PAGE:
I'm a Jew from a country that's predominantly Muslim, a girl from a culture that prizes mostly men. I have a French grandmother who believes above all in the love of Christ, a Kosher Jewish grandfather who traces his lineage back to Russian Lubavitcher rabbis. I speak four languages, have memories formed in half a dozen countries. I am not so naive as to assume that one's nationality is derived from the color of her passport, her return address or the name of the country where she pays her taxes.
Have I become American?
In the years that follow the death of Elvis on that August day, I go to university, work a job, learn to act and sound less like a foreigner. I learn to appreciate living here, am grateful for the kindness of strangers -- even those who may ignore me, patronize me or even resent me for being here, but who do not deny me the rights they themselves enjoy. Then revolution flares in Iran, American flags burn on the television screen, mobs of angry thugs wave their fists in the camera and take hostages. Sometimes now I see the rage in the eyes of Americans on the street who peg me immediately as a would-be hostage taker; feel the bitterness of the words of overly made-up, elegantly-dressed American women who chase me across the floor of expensive department stores in Westwood and Beverly Hills, wave their fingers in my face and tell me "we" should all go back to the desert we came from.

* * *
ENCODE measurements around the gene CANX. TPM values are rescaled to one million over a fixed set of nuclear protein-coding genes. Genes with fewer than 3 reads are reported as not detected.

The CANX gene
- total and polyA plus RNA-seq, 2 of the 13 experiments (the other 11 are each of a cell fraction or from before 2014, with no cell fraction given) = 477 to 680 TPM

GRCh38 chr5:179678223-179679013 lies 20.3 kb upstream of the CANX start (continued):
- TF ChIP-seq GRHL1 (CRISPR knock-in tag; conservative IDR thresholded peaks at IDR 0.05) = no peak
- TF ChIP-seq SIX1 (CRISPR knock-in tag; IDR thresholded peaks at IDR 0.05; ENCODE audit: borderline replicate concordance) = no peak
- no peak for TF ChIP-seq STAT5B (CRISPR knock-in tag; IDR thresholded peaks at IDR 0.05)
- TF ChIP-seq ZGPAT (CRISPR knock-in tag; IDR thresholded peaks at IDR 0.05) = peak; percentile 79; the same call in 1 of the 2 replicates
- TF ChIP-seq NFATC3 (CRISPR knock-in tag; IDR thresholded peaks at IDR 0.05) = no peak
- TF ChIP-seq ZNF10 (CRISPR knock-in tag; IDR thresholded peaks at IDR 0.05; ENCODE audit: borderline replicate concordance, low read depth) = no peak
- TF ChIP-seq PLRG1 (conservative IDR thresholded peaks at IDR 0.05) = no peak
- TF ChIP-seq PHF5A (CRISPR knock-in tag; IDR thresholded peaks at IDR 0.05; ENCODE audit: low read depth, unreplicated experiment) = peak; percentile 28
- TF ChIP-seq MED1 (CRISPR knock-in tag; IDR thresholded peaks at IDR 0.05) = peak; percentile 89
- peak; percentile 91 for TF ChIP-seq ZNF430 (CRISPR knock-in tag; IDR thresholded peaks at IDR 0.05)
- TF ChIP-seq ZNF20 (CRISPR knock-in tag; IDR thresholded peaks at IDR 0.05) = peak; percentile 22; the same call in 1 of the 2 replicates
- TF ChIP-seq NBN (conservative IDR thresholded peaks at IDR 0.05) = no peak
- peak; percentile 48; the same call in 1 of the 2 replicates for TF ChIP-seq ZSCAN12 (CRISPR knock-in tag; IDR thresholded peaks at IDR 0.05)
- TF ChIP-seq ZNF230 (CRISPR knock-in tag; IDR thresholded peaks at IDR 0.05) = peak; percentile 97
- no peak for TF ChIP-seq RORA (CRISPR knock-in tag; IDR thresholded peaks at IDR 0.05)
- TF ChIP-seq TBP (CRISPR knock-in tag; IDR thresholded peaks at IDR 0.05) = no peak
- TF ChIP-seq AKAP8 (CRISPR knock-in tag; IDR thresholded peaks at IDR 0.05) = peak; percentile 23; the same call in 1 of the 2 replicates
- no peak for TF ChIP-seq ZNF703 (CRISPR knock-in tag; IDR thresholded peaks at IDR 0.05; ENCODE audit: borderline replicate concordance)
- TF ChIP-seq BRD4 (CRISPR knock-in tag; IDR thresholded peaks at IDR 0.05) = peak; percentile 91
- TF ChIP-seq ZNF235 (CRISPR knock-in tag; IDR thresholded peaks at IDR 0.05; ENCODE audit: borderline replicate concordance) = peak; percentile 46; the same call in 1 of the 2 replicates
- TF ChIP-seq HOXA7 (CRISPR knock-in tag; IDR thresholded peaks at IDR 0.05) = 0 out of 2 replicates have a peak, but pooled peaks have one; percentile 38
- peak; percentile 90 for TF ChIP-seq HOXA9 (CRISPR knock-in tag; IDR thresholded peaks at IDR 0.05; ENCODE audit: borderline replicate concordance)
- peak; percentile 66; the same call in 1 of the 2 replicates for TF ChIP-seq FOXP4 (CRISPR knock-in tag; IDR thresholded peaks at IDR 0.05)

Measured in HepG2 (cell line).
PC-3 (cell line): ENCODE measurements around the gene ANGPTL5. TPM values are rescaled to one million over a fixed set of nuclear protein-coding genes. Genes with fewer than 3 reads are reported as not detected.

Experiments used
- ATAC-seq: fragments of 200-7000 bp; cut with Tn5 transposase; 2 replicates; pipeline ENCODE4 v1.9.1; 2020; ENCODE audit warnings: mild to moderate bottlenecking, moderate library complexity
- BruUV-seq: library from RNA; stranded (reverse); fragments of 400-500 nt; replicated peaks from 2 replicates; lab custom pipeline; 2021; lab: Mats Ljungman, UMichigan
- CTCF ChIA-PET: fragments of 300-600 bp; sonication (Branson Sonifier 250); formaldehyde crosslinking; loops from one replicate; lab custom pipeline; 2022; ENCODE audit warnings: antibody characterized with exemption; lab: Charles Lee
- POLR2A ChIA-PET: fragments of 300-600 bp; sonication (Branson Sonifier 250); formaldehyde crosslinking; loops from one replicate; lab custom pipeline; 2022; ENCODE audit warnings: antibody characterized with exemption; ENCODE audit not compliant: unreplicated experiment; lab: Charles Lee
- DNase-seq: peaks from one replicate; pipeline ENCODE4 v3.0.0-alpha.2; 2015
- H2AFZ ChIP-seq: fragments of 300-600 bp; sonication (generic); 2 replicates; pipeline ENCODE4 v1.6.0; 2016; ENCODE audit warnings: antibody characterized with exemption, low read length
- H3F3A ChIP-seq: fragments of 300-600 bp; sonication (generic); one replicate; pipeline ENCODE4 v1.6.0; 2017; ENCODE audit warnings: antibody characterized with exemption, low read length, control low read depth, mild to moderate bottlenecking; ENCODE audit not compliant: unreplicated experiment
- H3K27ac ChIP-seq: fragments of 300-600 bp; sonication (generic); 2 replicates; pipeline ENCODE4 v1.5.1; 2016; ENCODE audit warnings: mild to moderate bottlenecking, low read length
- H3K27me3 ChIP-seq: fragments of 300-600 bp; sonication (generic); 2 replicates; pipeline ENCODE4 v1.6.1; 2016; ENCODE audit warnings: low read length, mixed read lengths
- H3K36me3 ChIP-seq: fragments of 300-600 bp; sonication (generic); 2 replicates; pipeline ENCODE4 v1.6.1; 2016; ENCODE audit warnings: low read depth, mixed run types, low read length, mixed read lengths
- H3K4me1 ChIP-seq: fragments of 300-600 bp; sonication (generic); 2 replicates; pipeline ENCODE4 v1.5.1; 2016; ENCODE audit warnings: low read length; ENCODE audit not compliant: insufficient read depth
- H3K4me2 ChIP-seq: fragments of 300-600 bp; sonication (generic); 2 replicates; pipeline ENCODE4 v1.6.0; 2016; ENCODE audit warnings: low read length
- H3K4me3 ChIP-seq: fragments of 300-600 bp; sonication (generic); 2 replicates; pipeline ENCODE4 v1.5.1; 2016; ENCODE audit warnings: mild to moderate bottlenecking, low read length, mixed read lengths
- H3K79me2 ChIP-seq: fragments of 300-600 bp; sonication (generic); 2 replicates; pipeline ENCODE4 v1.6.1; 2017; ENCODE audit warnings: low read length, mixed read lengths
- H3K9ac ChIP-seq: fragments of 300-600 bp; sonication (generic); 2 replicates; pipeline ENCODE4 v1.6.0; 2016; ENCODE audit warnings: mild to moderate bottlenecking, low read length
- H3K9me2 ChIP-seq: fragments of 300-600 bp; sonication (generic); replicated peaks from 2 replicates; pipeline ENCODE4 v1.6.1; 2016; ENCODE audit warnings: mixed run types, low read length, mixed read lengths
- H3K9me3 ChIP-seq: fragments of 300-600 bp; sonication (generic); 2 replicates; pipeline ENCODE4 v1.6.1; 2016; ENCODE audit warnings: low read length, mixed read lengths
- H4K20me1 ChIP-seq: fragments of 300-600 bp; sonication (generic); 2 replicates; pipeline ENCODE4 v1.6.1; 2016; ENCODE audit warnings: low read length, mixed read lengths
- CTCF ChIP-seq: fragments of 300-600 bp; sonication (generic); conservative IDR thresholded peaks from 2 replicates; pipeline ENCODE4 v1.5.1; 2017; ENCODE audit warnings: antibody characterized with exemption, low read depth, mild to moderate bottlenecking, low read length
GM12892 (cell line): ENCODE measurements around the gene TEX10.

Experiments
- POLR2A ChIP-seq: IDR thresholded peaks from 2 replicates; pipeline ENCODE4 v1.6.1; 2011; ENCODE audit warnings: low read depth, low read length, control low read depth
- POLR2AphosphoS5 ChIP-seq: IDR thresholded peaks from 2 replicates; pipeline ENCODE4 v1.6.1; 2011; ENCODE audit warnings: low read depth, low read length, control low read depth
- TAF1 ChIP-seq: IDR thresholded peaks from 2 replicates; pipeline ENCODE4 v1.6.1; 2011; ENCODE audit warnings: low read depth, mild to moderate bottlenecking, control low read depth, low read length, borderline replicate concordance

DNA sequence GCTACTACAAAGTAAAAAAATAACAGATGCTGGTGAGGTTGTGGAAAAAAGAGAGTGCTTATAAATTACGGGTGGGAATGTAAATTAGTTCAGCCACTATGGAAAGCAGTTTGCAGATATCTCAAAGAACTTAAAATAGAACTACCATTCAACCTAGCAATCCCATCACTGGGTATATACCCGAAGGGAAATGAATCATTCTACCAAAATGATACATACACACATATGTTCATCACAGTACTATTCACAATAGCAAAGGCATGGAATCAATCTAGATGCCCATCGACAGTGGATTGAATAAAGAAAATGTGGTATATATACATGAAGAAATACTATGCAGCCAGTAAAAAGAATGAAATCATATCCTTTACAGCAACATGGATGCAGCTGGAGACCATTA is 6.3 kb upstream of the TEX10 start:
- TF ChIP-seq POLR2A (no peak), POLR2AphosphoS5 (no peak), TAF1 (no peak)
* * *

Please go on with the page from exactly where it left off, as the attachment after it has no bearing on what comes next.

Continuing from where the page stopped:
I couldn't go back now even if I wanted to, I want to tell these women, wouldn't go back even if I could. I came here because I chose America, because I --"we" -- believed in America.
Have I become American?
You don't become American by default, I know -- because you can't safely go home, or can't think of another place to live.
One year becomes a decade, and a decade becomes two. I've lived the largest part of my life in America, raised my children here, buried family and friends and even a few dreams here. I've forgotten much about the old country, slowly fallen out of touch with family and friends from my past. I know the American national Anthem word for word, have abandoned the notion that I may willingly move elsewhere. I keep getting into trouble with other Iranians because of my "western" way of thinking, my refusal to observe certain -- but not all -- codes of conduct or speech so revered in the East. I even have an American flag, given to me as a gift, folded and placed on a shelf in my office.
Have I become American?
I have resigned myself to never feeling that I belong entirely in any one place. It's the way of the future, I tell myself -- a world without borders, without religion or nationalism or all the reasons that divide.